Around 2:00, the floodgates of heaven were opened, and the fountains of the deep burst forth.  Well anyway, there was a thunderstorm, which led to the decision to shut down the festival until further notice.  When a few hours went by and nothing seemed to be changing, we had sadly resigned ourselves to missing the big performance of the day–until my mom saw on Facebook that Dawes would be playing a stripped-down, shortened set at 9:00 in the Glass House, one of the indoor venues along Jefferson Street.  Even though it was chilly outside by this time and nearly dark, my mom, my sister, and I decided we’d regret not going back to hear Dawes, so we headed downtown and joined the teeming mass of humanity packed into the Glass House.  I don’t like crowds, booze, or annoying people, so the situation was not ideal, but I’m glad I went.  There were a lot of tall people in front of me, but I could occasionally see various band members, and, more importantly, I could hear.  Dawes played a number of songs from their latest album, We’re All Gonna Die, including the party anthem “When the Tequila Runs Out” and the title track–which, as you might be able to guess, is not a party anthem.  One of the highlights of the night was hearing the entire audience sing along to the early hit “When My Time Comes.”  As I predicted, Dawes closed with their beautiful and nostalgic (yet just a little tongue-in-cheek) song “All Your Favorite Bands.”  Lead singer Taylor Goldsmith said he hoped we wouldn’t count this as their real performance and that we’d let them come back sometime to show us what they could really do.  I hope that promise comes to fruition.

all of your Oscar questions answered

Ok, so my title is shameless click bait.  I don’t know what all of your Oscar questions are.  But I know the questions that are generating the most buzz in my own circles, so I’m going to extrapolate from said buzz and assume that you’re asking some of the same questions.  And then I’m going to answer them from the perspective of an amateur film critic who’s seen more of the nominated movies than the average American has, which is still not very many.  Here we go.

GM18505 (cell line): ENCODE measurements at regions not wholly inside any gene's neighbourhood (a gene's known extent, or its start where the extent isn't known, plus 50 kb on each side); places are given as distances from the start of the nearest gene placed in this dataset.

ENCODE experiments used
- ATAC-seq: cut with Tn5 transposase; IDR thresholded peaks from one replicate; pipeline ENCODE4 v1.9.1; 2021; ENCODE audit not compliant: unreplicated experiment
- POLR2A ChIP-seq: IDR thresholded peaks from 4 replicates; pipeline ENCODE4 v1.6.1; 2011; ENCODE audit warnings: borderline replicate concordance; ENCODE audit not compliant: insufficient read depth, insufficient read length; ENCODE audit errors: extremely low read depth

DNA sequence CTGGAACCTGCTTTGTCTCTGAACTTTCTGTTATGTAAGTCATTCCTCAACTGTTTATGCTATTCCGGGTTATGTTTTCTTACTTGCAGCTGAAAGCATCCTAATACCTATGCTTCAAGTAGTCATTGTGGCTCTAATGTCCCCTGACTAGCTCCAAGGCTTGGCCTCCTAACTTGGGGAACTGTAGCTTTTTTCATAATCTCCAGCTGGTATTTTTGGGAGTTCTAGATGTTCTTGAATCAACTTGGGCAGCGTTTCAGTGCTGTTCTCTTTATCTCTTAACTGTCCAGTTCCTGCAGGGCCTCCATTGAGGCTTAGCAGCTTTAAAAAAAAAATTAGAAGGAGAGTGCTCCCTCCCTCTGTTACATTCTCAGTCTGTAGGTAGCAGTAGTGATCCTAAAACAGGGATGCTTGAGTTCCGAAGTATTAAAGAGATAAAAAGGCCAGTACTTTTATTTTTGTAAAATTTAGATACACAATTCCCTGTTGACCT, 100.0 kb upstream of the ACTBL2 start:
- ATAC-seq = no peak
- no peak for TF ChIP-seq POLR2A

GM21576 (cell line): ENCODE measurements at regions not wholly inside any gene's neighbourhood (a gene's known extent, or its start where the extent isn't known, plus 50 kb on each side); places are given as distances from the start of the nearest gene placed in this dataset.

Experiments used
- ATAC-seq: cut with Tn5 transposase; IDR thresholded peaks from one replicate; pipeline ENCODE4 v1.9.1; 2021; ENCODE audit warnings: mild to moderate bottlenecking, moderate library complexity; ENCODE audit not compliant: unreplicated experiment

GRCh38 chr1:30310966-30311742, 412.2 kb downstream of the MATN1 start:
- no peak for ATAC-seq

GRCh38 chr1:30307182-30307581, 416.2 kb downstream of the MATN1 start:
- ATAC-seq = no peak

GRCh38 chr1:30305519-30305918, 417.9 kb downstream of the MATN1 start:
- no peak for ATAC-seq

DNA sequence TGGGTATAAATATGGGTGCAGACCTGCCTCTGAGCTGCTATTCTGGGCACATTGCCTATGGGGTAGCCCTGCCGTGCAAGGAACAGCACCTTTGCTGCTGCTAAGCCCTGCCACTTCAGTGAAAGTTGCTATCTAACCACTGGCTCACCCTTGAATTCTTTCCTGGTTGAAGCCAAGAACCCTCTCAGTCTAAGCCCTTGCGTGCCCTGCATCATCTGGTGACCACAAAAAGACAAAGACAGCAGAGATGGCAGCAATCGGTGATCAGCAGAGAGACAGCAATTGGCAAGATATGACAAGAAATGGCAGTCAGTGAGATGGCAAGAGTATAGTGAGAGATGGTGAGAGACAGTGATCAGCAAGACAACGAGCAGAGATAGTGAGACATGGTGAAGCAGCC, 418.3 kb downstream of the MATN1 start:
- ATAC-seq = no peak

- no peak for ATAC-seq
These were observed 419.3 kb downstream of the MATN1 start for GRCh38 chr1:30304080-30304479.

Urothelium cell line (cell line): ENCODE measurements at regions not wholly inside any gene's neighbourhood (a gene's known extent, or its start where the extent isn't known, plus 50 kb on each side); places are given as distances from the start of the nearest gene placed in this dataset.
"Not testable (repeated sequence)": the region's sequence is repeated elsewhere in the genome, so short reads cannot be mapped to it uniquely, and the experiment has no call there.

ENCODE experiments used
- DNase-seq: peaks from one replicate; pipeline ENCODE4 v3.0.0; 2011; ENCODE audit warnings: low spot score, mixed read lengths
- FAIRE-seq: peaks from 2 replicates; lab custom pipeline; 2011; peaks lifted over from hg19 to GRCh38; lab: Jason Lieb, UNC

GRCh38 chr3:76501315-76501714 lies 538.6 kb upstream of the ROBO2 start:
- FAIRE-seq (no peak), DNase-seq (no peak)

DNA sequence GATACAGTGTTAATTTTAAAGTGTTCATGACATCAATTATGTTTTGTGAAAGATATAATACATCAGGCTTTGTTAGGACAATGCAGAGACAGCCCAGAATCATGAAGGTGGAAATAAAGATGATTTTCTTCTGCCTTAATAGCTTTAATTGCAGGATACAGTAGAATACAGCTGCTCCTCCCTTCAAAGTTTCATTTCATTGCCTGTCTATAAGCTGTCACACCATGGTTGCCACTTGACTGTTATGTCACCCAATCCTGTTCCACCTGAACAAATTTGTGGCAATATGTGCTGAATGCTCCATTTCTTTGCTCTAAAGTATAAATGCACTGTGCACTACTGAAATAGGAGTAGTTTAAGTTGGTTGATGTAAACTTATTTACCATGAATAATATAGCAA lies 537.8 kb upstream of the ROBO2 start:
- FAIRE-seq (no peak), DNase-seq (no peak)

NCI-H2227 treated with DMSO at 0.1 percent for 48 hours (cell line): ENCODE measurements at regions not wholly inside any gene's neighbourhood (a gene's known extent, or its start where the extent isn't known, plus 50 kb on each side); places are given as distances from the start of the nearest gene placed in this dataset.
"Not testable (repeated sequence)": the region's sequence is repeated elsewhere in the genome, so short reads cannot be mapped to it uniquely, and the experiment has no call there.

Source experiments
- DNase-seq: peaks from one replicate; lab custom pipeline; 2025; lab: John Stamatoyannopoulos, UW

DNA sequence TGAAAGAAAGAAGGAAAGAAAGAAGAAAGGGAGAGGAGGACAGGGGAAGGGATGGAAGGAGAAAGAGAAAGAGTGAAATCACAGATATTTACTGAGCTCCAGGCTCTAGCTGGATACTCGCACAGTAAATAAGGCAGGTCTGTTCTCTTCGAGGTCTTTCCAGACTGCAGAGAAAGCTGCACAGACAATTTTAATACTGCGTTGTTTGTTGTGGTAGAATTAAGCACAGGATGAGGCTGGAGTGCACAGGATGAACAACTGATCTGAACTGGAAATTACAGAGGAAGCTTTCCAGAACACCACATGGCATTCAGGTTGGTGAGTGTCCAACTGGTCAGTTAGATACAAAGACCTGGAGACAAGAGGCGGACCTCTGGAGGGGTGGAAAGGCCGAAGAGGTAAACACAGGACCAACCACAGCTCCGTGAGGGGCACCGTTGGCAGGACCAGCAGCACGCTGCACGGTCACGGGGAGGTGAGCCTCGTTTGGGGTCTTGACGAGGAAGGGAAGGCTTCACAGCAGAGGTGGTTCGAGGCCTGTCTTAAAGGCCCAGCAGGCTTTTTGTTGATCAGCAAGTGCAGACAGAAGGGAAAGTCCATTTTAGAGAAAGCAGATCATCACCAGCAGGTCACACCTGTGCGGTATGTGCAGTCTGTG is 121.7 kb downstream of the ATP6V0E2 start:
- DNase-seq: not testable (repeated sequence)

Q: What does Lion have to do with a lion?

A: Absolutely nothing.  I saw this film over the weekend, and I enjoyed it very much and was moved by it, although I think this was partly due to the extremely emotional soundtrack (nominated for Best Original Score) by Dustin O’Halloran (a favorite on the hip instrumental music playlists I frequent on Spotify) and Hauschka.  But the title is a real stretch.  Here’s what it’s really about: A little boy from rural India gets lost at a train station and ends up over 1,000 kilometers away from his family.  After living on the streets and in an orphanage for a couple of months, he gets adopted by a family in Australia.  Almost 25 years later, while he’s in Melbourne taking a hotel management course (a little Easter egg for Dev Patel fans), he decides to try to find his birth family, but he has almost nothing to go on–not even his mother’s first name.  (As a little boy, he thought her name was “Mum.”  This is why parents should teach their kids their real names.)  Spoiler: He succeeds in finding them.  But he doesn’t run into any lions.  And it’s not called Lion because of the way he lets his hair and beard grow out like a crazy mane while he’s holed up in his apartment searching Google Earth.  No, we find out literally in the last seconds of the movie that his name means Lion.  It doesn’t even really work symbolically–there’s nothing predatory or dominant about this protagonist.  Good movie, iffy title.

Q: Will the ending of La La Land make me sad?

A: It depends on who you are.  I know one person who was absolutely devastated by the ending, in which the main characters do not end up together.  However, the general consensus among my family and friends is that the ending is bittersweet–heavier on the sweet–and appropriate to the story, which is more about pursuing one’s dreams than about finding true love.  When you see the two protagonists smile at each other in the very last scene, I’m confident that you’ll be confident that they are both happy with the way their lives have turned out.

Q: How many Oscars is La La Land nominated for?

A: Fact: 14

Q: How many is it going to win?

A: Research-based opinion: 12.  I think it’s going to win all but Best Actor (my research says that one goes to Denzel Washington for Fences) and Sound Mixing–that will be Hacksaw Ridge‘s only win.

Q: Is Hacksaw Ridge as gory as they say it is?

A: It depends on who “they” are, but it is pretty graphic, and this is coming from a person who eats snacks while watching The Walking Dead.  Also, there are rats.  If you can get past all that, though, it’s a very good movie.